I am convinced that I have one of the best jobs a writer can possibly have. I practice medicine, in an emergency department. My life, every day, is filled with conversation with humans. I see their faces and touch their hands. They bring me their children, their very children (!) and trust this stranger to make their precious ones well.
I hear their stories! Such stories. Of sorrow and sadness. Loss and pain. Joy and new life! Stupidity and remorse. Bad judgment and criminality. Addiction and depression.
What a gift! All day, every day, my mind takes a situation and says, “You should write about that! That’s good!” And I say, “I’ll do that later!” And I move on to another patient, or eat something, or (worst of all) bury my idea by wasting my mind on some ludicrous website.
But perhaps most frustrating is the fact that without even distracting myself from those wonderful visions of humanity and human story, I come home tired and simply forget. And my hands and arms are already weary from typing all … day … long. Or I’m simply “blocked.”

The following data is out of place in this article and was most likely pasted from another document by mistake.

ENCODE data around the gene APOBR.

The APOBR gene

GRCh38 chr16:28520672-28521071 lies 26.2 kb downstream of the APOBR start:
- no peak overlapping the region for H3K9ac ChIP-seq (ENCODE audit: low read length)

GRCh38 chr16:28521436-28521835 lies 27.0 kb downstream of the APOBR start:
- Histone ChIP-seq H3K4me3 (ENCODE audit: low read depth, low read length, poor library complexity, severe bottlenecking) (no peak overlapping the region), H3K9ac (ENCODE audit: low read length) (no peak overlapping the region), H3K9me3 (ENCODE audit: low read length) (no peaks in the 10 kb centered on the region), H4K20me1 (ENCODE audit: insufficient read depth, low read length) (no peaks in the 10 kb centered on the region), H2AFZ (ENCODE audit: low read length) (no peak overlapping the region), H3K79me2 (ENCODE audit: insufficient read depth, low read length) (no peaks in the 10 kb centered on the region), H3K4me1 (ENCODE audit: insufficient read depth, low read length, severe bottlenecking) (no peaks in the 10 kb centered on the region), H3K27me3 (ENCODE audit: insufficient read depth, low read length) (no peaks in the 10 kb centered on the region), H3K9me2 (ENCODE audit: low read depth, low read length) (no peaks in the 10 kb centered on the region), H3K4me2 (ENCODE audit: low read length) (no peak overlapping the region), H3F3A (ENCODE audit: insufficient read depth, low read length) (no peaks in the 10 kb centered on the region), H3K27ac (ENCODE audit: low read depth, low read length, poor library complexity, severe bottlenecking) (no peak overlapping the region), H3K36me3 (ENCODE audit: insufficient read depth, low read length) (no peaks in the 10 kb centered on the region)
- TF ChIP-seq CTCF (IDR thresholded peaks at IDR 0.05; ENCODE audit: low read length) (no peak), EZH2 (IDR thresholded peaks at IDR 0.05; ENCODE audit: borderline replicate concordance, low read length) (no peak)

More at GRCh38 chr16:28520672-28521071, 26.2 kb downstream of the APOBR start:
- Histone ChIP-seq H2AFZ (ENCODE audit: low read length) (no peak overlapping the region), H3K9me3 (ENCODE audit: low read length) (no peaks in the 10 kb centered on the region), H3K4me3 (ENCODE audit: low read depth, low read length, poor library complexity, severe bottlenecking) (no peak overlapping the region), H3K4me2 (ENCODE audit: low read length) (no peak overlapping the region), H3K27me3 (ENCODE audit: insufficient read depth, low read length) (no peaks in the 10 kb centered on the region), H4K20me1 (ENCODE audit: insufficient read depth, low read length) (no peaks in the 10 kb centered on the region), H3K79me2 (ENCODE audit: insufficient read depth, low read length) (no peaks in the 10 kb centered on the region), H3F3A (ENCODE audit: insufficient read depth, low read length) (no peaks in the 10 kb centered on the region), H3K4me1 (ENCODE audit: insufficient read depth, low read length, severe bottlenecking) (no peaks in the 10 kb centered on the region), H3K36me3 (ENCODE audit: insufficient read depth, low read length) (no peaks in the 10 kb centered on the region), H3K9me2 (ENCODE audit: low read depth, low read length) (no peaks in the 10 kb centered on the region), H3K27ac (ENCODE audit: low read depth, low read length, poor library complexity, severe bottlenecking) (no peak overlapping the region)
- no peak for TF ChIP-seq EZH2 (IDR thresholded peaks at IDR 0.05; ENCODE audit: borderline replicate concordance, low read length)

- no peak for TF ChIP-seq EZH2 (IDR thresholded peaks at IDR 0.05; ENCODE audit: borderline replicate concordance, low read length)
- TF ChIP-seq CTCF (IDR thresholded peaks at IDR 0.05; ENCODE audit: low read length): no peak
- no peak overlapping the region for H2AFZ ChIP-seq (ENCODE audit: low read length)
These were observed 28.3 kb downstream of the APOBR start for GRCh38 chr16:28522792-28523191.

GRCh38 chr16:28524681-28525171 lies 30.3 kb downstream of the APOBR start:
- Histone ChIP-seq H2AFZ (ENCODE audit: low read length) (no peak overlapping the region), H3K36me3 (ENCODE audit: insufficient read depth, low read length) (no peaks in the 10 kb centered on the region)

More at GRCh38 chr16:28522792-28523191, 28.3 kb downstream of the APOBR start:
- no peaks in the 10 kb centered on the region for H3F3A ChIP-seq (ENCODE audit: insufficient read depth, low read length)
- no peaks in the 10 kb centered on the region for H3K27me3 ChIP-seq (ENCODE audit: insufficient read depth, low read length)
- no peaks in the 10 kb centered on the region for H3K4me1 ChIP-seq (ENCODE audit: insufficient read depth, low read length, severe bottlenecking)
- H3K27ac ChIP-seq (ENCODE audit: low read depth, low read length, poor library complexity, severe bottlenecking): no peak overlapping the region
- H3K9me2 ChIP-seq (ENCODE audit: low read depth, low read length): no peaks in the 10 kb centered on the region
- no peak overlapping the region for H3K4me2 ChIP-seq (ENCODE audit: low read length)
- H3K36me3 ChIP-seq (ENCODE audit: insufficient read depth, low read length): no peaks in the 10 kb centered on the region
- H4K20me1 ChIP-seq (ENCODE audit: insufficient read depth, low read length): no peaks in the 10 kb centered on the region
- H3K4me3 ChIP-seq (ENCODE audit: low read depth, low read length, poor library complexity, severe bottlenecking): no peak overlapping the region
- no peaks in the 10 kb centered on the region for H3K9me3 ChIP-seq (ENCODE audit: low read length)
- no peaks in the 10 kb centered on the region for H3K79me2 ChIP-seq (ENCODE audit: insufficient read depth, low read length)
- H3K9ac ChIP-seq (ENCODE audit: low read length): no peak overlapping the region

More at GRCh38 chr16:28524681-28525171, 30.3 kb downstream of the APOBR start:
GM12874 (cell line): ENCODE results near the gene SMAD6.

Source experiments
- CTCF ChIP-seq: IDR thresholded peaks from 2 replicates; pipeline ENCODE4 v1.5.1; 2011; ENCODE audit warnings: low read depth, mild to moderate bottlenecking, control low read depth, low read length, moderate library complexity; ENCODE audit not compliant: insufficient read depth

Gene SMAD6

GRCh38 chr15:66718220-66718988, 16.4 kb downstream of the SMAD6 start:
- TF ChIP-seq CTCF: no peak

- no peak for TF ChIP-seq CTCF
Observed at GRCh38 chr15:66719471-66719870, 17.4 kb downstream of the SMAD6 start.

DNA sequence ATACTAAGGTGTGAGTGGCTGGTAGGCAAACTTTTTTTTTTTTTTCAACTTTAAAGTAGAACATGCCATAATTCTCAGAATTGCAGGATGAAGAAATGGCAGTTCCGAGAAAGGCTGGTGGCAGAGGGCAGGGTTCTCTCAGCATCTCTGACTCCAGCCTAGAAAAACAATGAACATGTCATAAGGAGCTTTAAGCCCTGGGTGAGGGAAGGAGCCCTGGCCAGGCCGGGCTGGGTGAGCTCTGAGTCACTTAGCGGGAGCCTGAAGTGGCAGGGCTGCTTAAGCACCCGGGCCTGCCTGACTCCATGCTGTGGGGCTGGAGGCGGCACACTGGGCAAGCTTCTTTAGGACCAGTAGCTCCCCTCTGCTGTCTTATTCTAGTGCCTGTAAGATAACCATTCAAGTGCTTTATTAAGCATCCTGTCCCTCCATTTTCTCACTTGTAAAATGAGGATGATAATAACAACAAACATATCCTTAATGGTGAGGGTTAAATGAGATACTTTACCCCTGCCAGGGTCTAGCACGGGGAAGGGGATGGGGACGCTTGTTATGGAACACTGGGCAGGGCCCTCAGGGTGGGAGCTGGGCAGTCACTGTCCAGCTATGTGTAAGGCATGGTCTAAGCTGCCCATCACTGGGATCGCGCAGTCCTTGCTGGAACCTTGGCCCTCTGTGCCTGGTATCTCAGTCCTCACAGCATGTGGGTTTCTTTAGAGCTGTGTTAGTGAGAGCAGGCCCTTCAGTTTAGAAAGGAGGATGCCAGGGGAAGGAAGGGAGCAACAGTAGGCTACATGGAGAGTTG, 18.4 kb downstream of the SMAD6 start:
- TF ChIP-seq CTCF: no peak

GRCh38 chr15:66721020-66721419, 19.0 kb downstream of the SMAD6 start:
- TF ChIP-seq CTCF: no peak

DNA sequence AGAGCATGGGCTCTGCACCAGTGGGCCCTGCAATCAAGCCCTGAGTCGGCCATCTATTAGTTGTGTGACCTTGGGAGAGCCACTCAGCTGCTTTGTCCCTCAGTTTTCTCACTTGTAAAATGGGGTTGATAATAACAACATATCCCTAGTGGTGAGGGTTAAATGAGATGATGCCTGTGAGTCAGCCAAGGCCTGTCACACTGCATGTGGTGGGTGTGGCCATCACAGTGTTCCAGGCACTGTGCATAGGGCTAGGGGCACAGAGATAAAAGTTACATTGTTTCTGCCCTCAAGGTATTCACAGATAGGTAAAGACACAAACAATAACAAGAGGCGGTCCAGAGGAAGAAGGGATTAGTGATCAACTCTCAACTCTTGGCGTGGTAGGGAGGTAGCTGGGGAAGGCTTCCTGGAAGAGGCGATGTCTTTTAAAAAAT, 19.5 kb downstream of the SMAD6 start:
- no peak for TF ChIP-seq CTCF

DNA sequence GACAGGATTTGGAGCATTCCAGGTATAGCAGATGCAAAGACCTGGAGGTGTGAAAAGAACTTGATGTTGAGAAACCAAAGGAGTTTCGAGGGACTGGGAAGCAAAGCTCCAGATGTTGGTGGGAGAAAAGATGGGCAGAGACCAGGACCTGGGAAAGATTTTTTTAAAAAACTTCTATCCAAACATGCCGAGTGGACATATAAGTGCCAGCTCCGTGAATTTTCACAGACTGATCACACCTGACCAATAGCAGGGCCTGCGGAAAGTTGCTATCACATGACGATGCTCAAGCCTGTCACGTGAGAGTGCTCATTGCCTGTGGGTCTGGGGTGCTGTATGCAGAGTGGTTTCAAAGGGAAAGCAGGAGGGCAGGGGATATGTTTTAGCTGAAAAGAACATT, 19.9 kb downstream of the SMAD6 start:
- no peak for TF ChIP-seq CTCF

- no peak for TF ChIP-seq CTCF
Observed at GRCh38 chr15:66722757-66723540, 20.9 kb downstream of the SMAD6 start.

I used to carry a notepad eveywhere. Why did I stop? Probably because of this ridiculous, soul-less phone. Or because I was overwhelmed with all the wonderful things in life, or the enormous number of insights and ideas to pick from every day and write down.
But I know, at the end of every day, that I bear truths and insights home.
I just wish I could remember them with the intensity they struck me as I moved from patient to patient, to computer to computer, and home to exhaustion, in order to start it all over again.
Any of your physician artists face the same? I’d love to know how you cope with the frustration of sudden, blinding insight followed rapidly by a dull, foggy brain aching for bed and or the TV.
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